His Jammu speech was regarded as opportunistic and aimed to benefit BJP, confirming doubts of many that it was a payback
The resignation of senior Congress leader and initiator of G-23, the party’s vociferous ginger group, Ghulam Nabi Azad, from the basic membership of his party on Friday, registers a long-anticipated formality. After Mr Azad retired as the Leader of the Opposition in the Rajya Sabha in February last year, and was not re-nominated to the Upper House by his party, the leader from the Jammu region went on an aggressive and virtually anti-Congress campaign in some parts of Jammu as well as the Kashmir valley.
His Jammu speech was regarded in political circles as opportunistic, and aimed to benefit BJP, confirming doubts of many that it was a payback. Days before, in a moment of high drama, Prime Minister Narendra Modi, in an address to bid farewell to retiring Rajya Sabha members, had dramatically choked up when he mentioned the leader of the Congress, a party for which he has shown nothing but unsheathed hostility.
Mr Azad’s public remarks elsewhere were shot through with a factional spirit and aimed at denigrating the Congress and its senior leadership. In J&K, the speculation then was that he would either start his own regional outfit or in some manner provide comfort to BJP in crunch situations. There are indications from the senior leader himself that a new party may be in the offing.
The burden of the former Congressman’s song in the five-page long letter of resignation written to his party chief, Sonia Gandhi, who is abroad for medical treatment, is an almost violent verbal broadside against Rahul Gandhi, who had resigned as Congress president more than three years ago and refused to relent to take back his resignation. This can hardly resound to the credit of a senior figure, especially one who has chosen to leave his party in a time of difficulty although the party had showered him with attention right through his public life.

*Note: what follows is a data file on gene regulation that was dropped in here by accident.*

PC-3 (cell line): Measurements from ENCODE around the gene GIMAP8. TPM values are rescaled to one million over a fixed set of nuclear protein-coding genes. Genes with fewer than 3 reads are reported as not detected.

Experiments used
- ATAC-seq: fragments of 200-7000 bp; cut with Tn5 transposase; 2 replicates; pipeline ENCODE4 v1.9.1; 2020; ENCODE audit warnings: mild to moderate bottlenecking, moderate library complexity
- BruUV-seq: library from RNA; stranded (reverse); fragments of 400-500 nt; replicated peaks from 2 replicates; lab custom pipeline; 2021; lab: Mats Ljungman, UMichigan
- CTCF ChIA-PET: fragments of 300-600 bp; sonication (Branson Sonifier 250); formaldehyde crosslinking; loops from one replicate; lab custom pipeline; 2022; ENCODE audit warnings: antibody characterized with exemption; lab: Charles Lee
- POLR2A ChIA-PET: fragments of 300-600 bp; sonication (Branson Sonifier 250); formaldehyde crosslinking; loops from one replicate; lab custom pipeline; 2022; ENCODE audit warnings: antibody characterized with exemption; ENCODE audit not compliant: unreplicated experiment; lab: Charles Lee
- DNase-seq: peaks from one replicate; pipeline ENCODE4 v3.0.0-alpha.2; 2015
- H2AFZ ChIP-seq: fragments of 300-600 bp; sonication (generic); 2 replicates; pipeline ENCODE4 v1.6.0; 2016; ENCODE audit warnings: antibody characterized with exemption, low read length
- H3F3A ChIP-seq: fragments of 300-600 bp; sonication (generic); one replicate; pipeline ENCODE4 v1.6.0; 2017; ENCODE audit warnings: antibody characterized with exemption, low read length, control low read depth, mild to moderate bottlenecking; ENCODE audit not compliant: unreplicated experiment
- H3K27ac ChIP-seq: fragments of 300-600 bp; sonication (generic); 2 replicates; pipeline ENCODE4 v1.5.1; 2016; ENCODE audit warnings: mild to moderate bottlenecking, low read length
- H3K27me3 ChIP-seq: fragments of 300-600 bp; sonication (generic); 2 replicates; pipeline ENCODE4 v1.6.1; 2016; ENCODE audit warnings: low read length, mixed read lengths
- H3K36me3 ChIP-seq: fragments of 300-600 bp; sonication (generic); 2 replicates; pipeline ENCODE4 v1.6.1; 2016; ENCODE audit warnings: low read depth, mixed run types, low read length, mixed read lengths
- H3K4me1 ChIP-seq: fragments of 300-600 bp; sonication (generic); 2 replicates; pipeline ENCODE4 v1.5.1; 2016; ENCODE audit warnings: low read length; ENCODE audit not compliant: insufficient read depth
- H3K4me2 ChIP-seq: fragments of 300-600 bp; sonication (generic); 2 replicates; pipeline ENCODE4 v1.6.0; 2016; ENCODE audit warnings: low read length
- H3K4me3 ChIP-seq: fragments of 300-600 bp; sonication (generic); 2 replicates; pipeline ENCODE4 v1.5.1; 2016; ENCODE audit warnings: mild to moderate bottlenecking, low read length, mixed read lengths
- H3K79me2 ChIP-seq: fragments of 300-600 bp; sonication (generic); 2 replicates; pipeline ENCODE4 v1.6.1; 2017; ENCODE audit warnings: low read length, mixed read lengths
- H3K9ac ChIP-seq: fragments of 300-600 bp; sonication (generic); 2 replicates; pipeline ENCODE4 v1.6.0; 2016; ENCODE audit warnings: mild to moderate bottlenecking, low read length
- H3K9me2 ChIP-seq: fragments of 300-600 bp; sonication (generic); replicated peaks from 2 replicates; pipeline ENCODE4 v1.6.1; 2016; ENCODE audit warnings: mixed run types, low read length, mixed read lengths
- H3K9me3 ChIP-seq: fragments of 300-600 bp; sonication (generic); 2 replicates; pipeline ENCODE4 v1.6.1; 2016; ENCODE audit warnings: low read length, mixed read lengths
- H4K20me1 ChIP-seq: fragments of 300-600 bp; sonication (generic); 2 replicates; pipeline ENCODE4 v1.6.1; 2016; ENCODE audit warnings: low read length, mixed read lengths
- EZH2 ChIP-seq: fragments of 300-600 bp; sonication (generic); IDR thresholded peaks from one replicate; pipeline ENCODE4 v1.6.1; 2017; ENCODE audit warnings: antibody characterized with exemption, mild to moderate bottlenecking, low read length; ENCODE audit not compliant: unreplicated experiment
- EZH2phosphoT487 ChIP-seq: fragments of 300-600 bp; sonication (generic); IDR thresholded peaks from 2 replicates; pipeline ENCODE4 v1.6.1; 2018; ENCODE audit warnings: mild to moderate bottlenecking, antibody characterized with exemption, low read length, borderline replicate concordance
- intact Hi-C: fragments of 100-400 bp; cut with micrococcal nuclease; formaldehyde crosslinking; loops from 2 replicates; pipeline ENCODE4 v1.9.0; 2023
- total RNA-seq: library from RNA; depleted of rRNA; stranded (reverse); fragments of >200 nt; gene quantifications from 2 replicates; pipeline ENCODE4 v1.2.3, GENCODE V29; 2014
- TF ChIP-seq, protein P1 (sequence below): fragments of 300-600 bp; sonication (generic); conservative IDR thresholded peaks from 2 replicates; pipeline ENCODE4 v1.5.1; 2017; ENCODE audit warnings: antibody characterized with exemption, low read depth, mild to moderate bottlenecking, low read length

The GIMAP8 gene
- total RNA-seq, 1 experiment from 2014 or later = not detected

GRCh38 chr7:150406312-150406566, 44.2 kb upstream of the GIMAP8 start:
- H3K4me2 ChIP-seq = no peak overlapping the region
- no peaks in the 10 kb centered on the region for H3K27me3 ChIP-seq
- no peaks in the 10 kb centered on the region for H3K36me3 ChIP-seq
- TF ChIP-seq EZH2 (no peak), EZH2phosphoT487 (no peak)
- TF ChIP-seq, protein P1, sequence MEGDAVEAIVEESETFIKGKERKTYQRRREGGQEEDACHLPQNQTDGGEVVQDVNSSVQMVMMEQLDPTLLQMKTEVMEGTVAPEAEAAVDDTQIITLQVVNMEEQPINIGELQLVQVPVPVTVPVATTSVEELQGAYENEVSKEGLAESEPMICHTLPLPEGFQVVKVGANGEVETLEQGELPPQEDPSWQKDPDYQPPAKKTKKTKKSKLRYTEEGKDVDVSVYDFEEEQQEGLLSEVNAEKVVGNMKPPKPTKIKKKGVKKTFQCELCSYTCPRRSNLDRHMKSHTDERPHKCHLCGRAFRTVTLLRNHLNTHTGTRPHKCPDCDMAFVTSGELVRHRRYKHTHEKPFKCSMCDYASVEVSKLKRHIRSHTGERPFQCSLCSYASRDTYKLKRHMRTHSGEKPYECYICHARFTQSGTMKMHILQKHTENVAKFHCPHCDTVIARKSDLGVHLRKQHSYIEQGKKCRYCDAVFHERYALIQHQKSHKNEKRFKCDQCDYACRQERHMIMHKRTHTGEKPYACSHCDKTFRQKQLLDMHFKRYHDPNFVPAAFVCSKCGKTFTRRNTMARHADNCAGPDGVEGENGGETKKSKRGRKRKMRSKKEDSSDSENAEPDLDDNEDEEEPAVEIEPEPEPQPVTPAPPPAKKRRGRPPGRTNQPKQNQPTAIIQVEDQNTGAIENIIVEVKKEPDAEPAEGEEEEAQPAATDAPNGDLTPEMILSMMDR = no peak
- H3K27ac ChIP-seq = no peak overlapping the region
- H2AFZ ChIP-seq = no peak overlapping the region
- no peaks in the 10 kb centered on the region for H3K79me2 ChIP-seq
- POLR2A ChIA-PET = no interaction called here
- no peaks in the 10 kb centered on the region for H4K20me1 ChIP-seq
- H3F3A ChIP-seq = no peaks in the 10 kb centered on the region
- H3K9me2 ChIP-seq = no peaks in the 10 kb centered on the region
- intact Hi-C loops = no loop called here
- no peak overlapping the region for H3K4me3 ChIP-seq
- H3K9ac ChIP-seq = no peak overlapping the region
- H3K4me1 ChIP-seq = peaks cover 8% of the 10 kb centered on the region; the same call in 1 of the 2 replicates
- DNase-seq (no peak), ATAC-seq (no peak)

This is not the occasion to delve deep into the causes of the steep decline in the political fortunes of the Congress party, especially in the past decade. It is also quite clear that the slide owes not a little to leadership and organisational deficits that Mr Azad has sought to emphasise. Nevertheless, someone of his broad experience in political life was expected to know instinctively that organisational shortcomings were indeed magnified by default at a time in which identity politics of one kind or another has held sway.
This accentuated tendency is the result of socioeconomic, technological, and other structural changes — some of which threaten to disrupt social cohesion and the nation’s unity — that have dominated public life for a considerable period. Such has been the grip of this brand of politics that all parties — not just Congress — that espouse politics based on inter-community cohesion and harmony have suffered. That of course is no reason for the Congress to delay organisational elections, and focus on electing a non-Gandhi as its president in order to get out of a prolonged leadership crisis.
Mysteriously, Mr Azad has walked away at a time when in fact the process to elect a new Congress chief is under way with the poll slated for Oct. 17 and the result to be declared on Oct. 19. This in fact was a key G-23 demand. So, what is the former Congressman aiming for exactly? Why did he choose not to be in the contest for the new leader? Mr Azad is a former J&K chief minister and is held in esteem in the UT.
That makes people there wonder all the more why he has not taken a broader view. Why has he resigned when the first Assembly election after the disruption of J&K’s special status may be round the corner? Mr Azad could have done better for himself, for his former party, and for Kashmir.